10-Year Plan to End Homelessness Reaches 10-Year Mark with No End in Sight

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Then Fresno Mayor Ashley Swearengin awaits the 2016 point-in-time count of the homeless in the city of Fresno.

By Gerry Bill

To no one’s great surprise, Fresno’s 10-Year Plan to End Homelessness has failed miserably in achieving its stated goal— to end chronic homelessness in Fresno. The plan was adopted jointly by the City of Fresno and Fresno County in 2008. As we enter 2018 and approach the 10th birthday of the plan, maybe it is time to take stock of where we are in the struggle to end homelessness.

As recently as January 2016, in an interview with Jeffrey Hess of KVPR, then Mayor Ashley Swearengin proclaimed that Fresno was two years away from eliminating long-term homelessness in the city, which she referred to as “functional zero.” Really? That means we should be down to functional zero this month—January 2018.

Guess what? It isn’t happening. Homelessness is on the rise in Fresno. There have been up-and-down fluctuations over the past 10 years, but we are currently in an upswing. A word of caution. This is all based on a seriously flawed method of counting homeless—the annual point-in-time (PIT) count, which is done every January. As flawed as it is, the count is the only official number we have to go by. It is a serious undercount, and the actual numbers are probably at least four times higher than the PIT count. In this article, we will use the PIT numbers and let the reader multiply by four.

What do the numbers say? In the category of unsheltered homeless (people living on the streets), they numbered 1,512 in 2007, the year before the 10-year plan began. In the 2017 PIT count, that number was 1,529—slightly higher, but almost identical. There was a big fluctuation that occurred between those two points. Unsheltered homeless in Fresno reached 3,822 in 2011 and 2012, during the height of the Great Recession. So now we are back to pre-recession levels, which is where we were before the 10-year plan was adopted. Is that really progress?

The numbers for another category, the chronically homeless (homeless for a year or more), look marginally better at first glance, but are still nothing to crow about. In 2007, they numbered 941 and by 2017 had dropped to 692. That sounds like motion in the right direction. But digging deeper, it turns out that the numbers are actually rising. They hit a low point of 368 in the 2015 count but jumped to 546 in the 2016 count and are at 692 in the most recent count.

The city’s go-to homeless expert, Barbara Poppe, has predicted that if nothing is done to change the trajectory the number of chronically homeless in Fresno will nearly double in the next three years to a projected 1,274 in 2020. That would be substantially higher than the 2007 number of 941, right before the 10-year plan began. It appears that we are going backward.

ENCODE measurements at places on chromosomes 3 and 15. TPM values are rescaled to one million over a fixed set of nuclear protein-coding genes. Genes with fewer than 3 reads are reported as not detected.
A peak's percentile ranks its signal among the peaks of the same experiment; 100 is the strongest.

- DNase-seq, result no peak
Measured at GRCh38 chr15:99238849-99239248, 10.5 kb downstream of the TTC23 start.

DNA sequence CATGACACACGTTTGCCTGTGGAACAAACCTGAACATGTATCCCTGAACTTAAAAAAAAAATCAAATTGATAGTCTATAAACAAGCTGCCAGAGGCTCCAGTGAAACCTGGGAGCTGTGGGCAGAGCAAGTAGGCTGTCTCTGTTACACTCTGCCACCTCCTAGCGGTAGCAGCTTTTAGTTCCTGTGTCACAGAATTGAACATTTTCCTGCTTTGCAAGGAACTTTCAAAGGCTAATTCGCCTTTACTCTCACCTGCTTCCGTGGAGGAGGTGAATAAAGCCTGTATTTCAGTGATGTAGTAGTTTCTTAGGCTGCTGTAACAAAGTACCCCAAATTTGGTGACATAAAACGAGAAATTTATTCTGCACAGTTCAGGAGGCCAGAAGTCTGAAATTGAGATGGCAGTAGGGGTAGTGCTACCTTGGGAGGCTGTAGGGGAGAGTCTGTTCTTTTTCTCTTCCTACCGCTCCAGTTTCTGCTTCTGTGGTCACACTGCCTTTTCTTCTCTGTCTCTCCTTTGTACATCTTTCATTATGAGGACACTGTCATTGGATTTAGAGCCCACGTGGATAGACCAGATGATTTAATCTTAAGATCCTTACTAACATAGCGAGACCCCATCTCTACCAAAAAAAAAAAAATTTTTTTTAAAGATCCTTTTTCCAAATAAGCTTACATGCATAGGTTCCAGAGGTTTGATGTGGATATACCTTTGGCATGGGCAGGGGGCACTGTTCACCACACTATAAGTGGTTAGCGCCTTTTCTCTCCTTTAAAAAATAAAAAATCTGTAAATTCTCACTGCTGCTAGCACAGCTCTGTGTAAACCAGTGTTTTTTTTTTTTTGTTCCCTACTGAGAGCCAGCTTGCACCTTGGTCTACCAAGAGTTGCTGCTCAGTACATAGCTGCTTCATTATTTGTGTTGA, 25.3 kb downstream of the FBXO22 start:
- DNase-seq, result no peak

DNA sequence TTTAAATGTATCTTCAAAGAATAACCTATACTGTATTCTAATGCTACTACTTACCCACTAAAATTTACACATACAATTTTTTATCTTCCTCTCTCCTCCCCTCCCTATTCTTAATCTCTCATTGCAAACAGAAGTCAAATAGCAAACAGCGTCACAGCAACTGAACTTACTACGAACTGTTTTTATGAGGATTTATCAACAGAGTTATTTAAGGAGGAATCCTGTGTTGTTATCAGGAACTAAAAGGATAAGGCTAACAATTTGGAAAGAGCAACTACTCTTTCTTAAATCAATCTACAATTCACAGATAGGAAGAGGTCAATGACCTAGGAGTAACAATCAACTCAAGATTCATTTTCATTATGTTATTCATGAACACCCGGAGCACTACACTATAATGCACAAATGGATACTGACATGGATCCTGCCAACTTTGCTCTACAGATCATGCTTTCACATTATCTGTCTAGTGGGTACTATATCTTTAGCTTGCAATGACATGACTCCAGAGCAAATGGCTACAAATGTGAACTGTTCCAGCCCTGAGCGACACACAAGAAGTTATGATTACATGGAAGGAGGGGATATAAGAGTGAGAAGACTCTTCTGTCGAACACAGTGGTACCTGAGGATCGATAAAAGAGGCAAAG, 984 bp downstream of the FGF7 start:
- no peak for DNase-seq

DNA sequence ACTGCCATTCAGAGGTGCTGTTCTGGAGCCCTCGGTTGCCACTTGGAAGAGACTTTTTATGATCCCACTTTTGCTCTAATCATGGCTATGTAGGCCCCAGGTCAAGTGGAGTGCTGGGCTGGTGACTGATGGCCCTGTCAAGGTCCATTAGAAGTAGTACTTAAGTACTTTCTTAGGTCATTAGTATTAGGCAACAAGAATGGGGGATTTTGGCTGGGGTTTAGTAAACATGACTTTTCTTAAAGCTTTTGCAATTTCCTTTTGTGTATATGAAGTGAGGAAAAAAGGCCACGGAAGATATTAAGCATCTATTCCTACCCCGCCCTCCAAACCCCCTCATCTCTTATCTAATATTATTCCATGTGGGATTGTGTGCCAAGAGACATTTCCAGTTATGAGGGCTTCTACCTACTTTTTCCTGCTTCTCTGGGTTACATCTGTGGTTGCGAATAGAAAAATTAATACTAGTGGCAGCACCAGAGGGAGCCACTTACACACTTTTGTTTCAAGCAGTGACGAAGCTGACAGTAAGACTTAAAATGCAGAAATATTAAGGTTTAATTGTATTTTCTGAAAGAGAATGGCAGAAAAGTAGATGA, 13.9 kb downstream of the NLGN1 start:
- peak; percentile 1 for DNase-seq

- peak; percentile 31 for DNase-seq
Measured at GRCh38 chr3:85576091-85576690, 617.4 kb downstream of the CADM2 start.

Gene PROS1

I had the dubious pleasure of attending a workshop on homelessness led by Poppe last November. Poppe is the former executive director of the U.S. Interagency Council on Homelessness, a position she held for five years. The local workshop was organized by the Fresno Housing Authority and was hosted by the Central Valley Community Foundation, now headed by the former Mayor Swearengin. I expected it to be just a lot of “community leaders” congratulating themselves on what a good job they were doing, but to my surprise, Poppe soon burst that bubble.

Poppe was there to critique current practices, and she made some good points. Besides predicting a doubling in chronic homeless in three years if things are not done differently, she pointed out some crucial weaknesses in current practices.

She faulted Fresno for not really having an emergency shelter—scandalous for a city of our size. She said our community is extremely under-resourced when it comes to helping people get off the streets.

She also criticized Fresno for not having a good strategy for diversion, that is, helping people at the point where they are about to become homeless as a way of preventing them from falling into homelessness. She said that early intervention is one of the most cost-effective approaches of all, but we don’t really have it in Fresno.

I fear Poppe’s recommendations will fall on deaf ears. They all cost money up-front. She pointed out that these measures actually would save money in the long run because the costs of dealing with large numbers of homeless people are enormous. She estimated that if Fresno created 950 housing units for the chronically homeless, the annual savings would be $8.7 million–$17.2 million per year (after deducting the $7.4 million per year to operate the 950 units). It makes cents and sense, but the political will to do it does not seem to be there.

Short-term expediency always seems to trump long-term solutions to our chronic problems. As 45 would say, “Sad, very sad.”

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Gerry Bill is emeritus professor of sociology and American studies at Fresno City College. He is on the boards of numerous nonprofits in Fresno, including the Eco Village Project of Fresno/Dakota EcoGarden, which provides transitional housing for the homeless using an early intervention model. Contact him at gerry.bill@ gmail.com.

  • Dan Waterhouse

    The 10 Year Plan was a paper exercise that the federal government required the City and County do in order to receive certain funds. At best it was an idealistic look at solving the problem. Am I surprised the problem is not solved? No.